Since the days of early James Bond, British automaker Aston Martin has focused on a lineup of handmade performance luxury sports cars that have been called some of the most beautiful in the world.
The trouble with such a niche is money. Even selling cars that can cost $200,000 or more can create a profit problem when selling in low volume. To address that problem, many of the world’s top-end automakers are producing vehicles that appeal to a larger audience.
It all started when Porsche introduced the Cayenne SUV. Now Bentley and Lamborghini are doing the same. For Aston Martin to survive in this new world, it can’t rely on its old strategy and will add seven new models in the next few years, including a luxury sedan and crossover SUV.
For those who believe that’s good news, it gets even better: the United States is a prime market for Aston’s expansion.
Now Aston is focusing on updating its line, starting with the DB11. That car will underpin changes to the rest of the cars, including a new Vanquish and Vantage. After that will come the DBX crossover, which the company hopes will sell as many copies as all other Aston models combined.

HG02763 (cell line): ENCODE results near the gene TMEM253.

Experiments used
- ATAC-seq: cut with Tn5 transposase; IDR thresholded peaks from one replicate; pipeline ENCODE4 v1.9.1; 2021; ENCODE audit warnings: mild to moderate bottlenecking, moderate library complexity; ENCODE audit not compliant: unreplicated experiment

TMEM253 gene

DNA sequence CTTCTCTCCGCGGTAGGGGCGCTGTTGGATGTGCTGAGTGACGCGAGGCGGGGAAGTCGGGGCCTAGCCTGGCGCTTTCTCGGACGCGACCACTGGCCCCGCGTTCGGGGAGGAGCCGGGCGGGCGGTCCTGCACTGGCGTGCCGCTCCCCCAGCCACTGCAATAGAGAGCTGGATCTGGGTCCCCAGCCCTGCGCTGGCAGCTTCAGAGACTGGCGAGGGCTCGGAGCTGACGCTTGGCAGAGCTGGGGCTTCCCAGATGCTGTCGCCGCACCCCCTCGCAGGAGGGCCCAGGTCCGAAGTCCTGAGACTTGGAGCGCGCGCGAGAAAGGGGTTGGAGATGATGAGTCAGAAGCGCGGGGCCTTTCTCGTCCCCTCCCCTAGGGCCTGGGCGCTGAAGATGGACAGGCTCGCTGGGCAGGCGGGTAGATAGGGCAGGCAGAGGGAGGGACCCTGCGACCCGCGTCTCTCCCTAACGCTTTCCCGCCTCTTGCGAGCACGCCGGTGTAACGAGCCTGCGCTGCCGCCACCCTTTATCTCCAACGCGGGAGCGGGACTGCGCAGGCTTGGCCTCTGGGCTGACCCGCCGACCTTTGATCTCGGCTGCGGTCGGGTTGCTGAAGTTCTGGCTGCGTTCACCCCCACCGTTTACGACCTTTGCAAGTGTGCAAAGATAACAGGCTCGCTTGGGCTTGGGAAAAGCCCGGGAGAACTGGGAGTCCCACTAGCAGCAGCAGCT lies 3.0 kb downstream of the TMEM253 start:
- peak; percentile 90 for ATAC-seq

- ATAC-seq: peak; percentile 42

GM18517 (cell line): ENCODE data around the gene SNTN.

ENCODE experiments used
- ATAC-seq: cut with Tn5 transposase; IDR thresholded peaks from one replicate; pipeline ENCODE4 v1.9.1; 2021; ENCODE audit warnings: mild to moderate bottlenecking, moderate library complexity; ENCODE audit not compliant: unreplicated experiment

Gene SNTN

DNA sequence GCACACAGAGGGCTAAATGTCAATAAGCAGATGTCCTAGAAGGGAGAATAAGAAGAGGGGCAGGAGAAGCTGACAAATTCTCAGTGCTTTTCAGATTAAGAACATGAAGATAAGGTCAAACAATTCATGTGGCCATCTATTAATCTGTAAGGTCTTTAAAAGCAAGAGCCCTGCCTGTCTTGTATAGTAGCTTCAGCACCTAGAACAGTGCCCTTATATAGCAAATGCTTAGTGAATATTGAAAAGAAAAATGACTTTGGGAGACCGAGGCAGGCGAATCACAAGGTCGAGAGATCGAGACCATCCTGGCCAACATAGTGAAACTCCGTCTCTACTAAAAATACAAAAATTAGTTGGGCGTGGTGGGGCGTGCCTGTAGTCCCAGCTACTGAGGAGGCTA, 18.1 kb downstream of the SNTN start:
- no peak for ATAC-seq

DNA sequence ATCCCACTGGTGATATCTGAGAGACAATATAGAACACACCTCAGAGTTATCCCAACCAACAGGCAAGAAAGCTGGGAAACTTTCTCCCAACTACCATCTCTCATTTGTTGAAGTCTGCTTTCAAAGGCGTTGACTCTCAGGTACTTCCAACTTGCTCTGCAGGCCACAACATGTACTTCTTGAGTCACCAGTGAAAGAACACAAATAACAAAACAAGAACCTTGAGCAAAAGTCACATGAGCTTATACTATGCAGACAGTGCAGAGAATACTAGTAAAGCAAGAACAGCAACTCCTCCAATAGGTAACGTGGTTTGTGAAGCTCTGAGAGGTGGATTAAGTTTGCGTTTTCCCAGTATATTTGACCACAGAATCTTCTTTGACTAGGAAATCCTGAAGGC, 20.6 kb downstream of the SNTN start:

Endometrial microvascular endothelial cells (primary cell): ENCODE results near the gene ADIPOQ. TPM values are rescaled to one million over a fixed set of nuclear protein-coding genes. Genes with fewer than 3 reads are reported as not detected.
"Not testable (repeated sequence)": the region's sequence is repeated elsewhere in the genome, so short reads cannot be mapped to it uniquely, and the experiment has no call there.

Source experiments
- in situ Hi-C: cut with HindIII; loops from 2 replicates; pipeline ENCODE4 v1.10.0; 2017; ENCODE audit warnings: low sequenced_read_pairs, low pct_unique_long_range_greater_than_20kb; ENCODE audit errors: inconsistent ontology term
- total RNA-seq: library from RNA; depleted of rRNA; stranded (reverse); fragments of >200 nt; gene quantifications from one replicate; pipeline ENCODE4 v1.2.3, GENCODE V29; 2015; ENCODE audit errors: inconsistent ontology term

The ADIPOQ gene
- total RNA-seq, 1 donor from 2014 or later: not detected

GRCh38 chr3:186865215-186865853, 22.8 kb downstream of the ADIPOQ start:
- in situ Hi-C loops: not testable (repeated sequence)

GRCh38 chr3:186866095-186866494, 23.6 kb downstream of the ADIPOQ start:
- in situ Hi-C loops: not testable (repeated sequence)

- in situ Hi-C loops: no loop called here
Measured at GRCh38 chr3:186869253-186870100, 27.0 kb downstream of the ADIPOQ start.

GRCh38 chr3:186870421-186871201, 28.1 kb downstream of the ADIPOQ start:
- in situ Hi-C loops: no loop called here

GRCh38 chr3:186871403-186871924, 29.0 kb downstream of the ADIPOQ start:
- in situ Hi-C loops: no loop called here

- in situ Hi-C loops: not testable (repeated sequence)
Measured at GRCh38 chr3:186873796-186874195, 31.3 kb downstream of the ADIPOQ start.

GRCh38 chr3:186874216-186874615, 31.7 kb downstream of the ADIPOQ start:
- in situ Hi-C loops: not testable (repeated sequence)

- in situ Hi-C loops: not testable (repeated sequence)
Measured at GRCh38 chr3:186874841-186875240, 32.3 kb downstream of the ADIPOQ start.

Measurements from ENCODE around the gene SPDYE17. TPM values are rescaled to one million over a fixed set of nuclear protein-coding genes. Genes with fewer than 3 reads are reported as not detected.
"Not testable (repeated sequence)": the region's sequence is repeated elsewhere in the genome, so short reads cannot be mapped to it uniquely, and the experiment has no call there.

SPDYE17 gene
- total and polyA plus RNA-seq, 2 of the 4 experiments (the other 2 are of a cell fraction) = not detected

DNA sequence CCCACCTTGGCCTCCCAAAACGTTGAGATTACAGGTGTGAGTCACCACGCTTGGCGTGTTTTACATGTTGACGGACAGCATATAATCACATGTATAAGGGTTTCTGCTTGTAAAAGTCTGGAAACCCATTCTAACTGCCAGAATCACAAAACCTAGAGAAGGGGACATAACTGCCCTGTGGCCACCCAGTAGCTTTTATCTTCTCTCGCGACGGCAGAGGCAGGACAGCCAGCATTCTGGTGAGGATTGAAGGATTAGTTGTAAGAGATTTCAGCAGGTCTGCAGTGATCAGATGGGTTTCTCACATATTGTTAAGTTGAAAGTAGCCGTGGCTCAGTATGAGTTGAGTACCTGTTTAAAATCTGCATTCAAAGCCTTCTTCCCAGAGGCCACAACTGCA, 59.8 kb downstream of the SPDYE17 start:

One article said,
Right now, Aston is looking to add around 750 jobs while boosting factory productivity at their location in Wales to reproduce the anticipated DBX crossover 7,000 times per year, on top of 7,000 sports cars per year.
That’s still a far cry from Porsche’s 234,497 vehicles produced in 2015. The Cayenne accounted for 79,700 of those, so 7,000 Aston Martin SUVs would still be a fairly exclusive proposition.
Aston will also likely build more versions of the Lagonda sedan after the success of the Lagonda Taraf, a limo-size ultra-premium sedan aimed mostly at Middle Eastern markets.
None of these cars will be particularly affordable for the average car buyer, but they’ll expand Aston’s reach beyond the super-rich and should start to make Aston Martin vehicles a (slightly) more common sight on America’s roads. More vehicles here should also lead to a more robust used Aston Martin market down the road.
Would you like to see Aston Martin sell a wider variety of cars in the United States?